Table Of Contents
Table Of Contents

NDArray: Vectorized Tensor Computations on CPUs and GPUs

NDArray is the basic vectorized operation unit in mxnet for vector, matrix and tensor computations. Users can perform usual calculations as on an R array, but with additional features including:

  • Multiple devices: All operations can be run on various devices including CPUs and GPUs.

  • Automatic parallelization: All operations are automatically executed in parallel with each other.

We first load the mxnet package. Note: A few commands in this tutorial will produce errors unless you have properly installed the GPU-version of MXNet. To avoid these issues later on, we preset the Boolean flag use_gpu based on whether or not a GPU is detected in the current environment.

require(mxnet)
use_gpu <- !inherits(try(mx.nd.zeros(1,mx.gpu()), silent = TRUE), 'try-error') # TRUE if GPU is detected.

Create and Initialize

Let’s create a NDArray on our CPU device. The below code will instantiate a 2-by-3 matrix where each entry = 0. The CPU device is chosen by default for NDArrays, so we do not have to explicitly specify it.

a <- mx.nd.zeros(c(2, 3), mx.cpu())
b <- mx.nd.zeros(c(2, 3)) # another NDArray on CPU

We can also create a NDArray on our GPU device. Typically for CUDA-enabled devices, the device id of a GPU starts from 0. That’s why we pass in 0 to the GPU id in the command below. If available, you can feel free to run the rest of the operations in this tutorial on your GPU by additionally specifying mx.gpu in the initialization of each NDArray.

Note: The below command can be used to create a 2-by-3 matrix on the GPU with device id = 0, but will not work unless you have properly installed the GPU-version of MXNet.

if (use_gpu) {
    c <- mx.nd.zeros(c(2, 3), mx.gpu(0))
}

We can initialize a NDArray object in various ways:

a <- mx.nd.ones(c(4, 4)) # 4x4 matrix where each entry = 1
b <- mx.rnorm(c(4, 5))  # 4x5 matrix of random N(0,1) entries
c <- mx.nd.array(1:5)  # vector [1,2,3,4,5]
dr <- matrix(1:6,nrow=2) # R matrix
d <- mx.nd.array(dr) # NDArray containing same values as dr
d

To view the numbers in an NDArray or process the array using R functions, we can simply convert it back to an R array via as.array:

NDarrayObj <- mx.nd.ones(c(1, 3))
RarrayObj <- as.array(NDarrayObj)
class(RarrayObj)
RarrayObj

Performing Basic Operations

Just as with R arrays, you can perform elemental-wise operations on NDArray objects as follows:

a <- mx.nd.ones(c(2, 4)) * 2
as.array(a)
b <- mx.nd.ones(c(2, 4)) / 8
as.array(b)
c <- a + b
as.array(c)
d <- c / a - 5
as.array(d)

We can also perform more complex matrix operations on NDArrays, such as matrix multiplication:

e <- mx.nd.dot(mx.nd.transpose(a), b)
e

If two NDArray objects are located on different devices, we need to explicitly move them to the same device before performing an operation that involves them both.

Note: The below commands can be used to mix GPU and CPU operations, but will not work unless you have properly installed the GPU-version of MXNet.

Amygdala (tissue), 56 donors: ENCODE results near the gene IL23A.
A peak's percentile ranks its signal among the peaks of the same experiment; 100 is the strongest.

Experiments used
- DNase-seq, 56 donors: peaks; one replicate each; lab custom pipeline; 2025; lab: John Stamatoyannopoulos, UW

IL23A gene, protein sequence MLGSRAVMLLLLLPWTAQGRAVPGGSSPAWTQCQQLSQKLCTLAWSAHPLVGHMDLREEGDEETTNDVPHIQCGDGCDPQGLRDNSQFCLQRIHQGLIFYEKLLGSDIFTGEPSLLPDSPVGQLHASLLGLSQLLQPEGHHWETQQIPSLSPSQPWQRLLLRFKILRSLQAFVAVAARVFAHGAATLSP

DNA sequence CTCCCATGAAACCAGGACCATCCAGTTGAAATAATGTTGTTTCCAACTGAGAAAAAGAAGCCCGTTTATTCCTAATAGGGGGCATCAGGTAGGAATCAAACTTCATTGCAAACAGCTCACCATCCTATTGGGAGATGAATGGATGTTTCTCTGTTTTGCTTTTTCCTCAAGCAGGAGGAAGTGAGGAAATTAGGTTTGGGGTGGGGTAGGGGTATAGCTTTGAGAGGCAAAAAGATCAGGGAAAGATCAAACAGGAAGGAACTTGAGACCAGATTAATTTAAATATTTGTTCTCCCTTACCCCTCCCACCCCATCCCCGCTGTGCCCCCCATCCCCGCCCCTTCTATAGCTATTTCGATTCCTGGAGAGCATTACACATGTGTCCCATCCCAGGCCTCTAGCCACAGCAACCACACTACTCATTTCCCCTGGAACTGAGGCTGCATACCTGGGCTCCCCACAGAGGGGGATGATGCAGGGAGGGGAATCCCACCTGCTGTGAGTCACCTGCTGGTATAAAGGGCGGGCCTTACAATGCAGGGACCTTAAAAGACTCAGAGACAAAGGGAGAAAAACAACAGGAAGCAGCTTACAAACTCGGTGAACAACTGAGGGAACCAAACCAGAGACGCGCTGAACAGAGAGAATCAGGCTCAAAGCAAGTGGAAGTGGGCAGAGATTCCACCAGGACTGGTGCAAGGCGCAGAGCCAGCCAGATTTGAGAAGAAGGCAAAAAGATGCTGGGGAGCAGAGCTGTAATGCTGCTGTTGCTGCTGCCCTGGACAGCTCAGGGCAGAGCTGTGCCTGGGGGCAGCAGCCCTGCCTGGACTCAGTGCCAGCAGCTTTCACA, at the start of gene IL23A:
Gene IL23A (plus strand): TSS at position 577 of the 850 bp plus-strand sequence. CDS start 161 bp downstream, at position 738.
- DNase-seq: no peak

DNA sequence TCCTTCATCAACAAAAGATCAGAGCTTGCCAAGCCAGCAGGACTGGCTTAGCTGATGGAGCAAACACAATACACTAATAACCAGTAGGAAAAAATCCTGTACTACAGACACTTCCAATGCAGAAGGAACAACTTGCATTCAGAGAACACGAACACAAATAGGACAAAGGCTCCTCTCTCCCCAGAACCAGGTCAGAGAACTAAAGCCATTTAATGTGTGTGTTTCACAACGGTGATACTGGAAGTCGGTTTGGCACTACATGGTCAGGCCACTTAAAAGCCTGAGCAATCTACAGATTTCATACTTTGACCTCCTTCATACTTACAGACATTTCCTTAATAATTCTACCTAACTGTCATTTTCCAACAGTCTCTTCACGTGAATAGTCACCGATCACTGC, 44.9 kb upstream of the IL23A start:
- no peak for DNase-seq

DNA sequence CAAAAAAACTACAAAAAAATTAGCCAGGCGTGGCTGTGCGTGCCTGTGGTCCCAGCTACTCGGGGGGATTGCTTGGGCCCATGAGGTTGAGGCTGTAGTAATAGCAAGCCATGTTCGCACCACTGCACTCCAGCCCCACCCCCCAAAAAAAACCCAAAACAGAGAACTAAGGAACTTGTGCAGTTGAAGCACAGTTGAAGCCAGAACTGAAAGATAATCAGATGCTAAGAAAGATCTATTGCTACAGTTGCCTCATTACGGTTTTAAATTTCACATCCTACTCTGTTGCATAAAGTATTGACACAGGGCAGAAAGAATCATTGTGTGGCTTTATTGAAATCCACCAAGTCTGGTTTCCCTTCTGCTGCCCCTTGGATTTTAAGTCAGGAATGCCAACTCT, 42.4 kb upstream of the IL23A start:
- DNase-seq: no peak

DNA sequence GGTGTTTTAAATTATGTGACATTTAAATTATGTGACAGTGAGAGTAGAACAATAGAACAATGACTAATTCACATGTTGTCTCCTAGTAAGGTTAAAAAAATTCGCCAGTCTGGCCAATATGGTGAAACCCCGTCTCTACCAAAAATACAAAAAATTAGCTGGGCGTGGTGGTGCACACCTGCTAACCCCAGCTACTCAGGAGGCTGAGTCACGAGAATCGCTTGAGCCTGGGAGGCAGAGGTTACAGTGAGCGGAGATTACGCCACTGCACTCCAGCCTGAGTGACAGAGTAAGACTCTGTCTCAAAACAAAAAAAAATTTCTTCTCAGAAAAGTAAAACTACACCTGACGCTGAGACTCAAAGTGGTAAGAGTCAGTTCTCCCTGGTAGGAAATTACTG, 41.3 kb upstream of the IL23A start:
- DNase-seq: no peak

if (use_gpu) {
    a <- mx.nd.ones(c(2, 3)) * 2
    b <- mx.nd.ones(c(2, 3), mx.gpu()) / 8
    c <- mx.nd.copyto(a, mx.gpu()) * b
}

Load and Save

You can save a list of NDArray objects to a file on your disk:

a <- mx.nd.ones(c(2, 3))
b <- mx.nd.zeros(c(1,2))
mx.nd.save(list(a,b), "temp.ndarrays")

And load these objects into R from a saved file:

a <- 1; b <- 1
ndlist <- mx.nd.load("temp.ndarrays")
a <- ndlist[[1]]
b <- ndlist[[2]]
as.array(a)
as.array(b)

Alternatively, we can directly save data to and load it from a distributed file system, such as Amazon S3 and HDFS, by issuing commands that look like:

if (FALSE) { # this code will produce error (need to properly specify bucket/user name)
    mx.nd.save(list(a), "s3://mybucket/mydata.bin")
    mx.nd.save(list(a), "hdfs///users/myname/mydata.bin")
}

Automatic Parallelization

NDArray can automatically execute operations in parallel, which is useful when using multiple resources such as: CPU cards, GPU cards, and CPU-to-GPU memory bandwidth.

For example, if we write a <- a + 1 followed by b <- b + 1, where a is on a CPU and b is on a GPU, executing them in parallel improves efficiency. Because copying data between CPUs and GPUs is expensive, running in parallel with other computations further increases efficiency.

a <- mx.nd.ones(c(2,3))
b <- a
c <- mx.nd.copyto(a, mx.cpu())
a <- a + 1
b <- b * 3
c <- c * 3

It’s hard to find the code that can be executed in parallel by eye. In the above example, a <- a + 1 and c <- c * 3 can be executed in parallel, but a <- a + 1 and b <- b * 3 should be in sequential.

Luckily, MXNet can automatically resolve the dependencies and execute operations in parallel accurately. This allows us to write our program assuming there is only a single thread. MXNet will automatically dispatch the program to multiple devices.

MXNet achieves this with lazy evaluation. Each operation is issued to an internal engine, and then returned. For example, if we run a <- a + 1, it returns immediately after pushing the plus operator to the engine. This asynchronous processing allows us to push more operators to the engine. It determines the read and write dependencies and the best way to execute them in parallel.

The actual computations are finished, allowing us to copy the results someplace else, such as as.array(a) or mx.nd.save(a, "temp.dat"). To write code that can take advantage of the highest degree of parallelization, we should postpone when we convert the results out of NDArray format until they are actually needed in another format. For the above example, we should not call mx.nd.save on a or b until after the NDArray-operation involving c has been declared, in order to ensure maximal efficiency.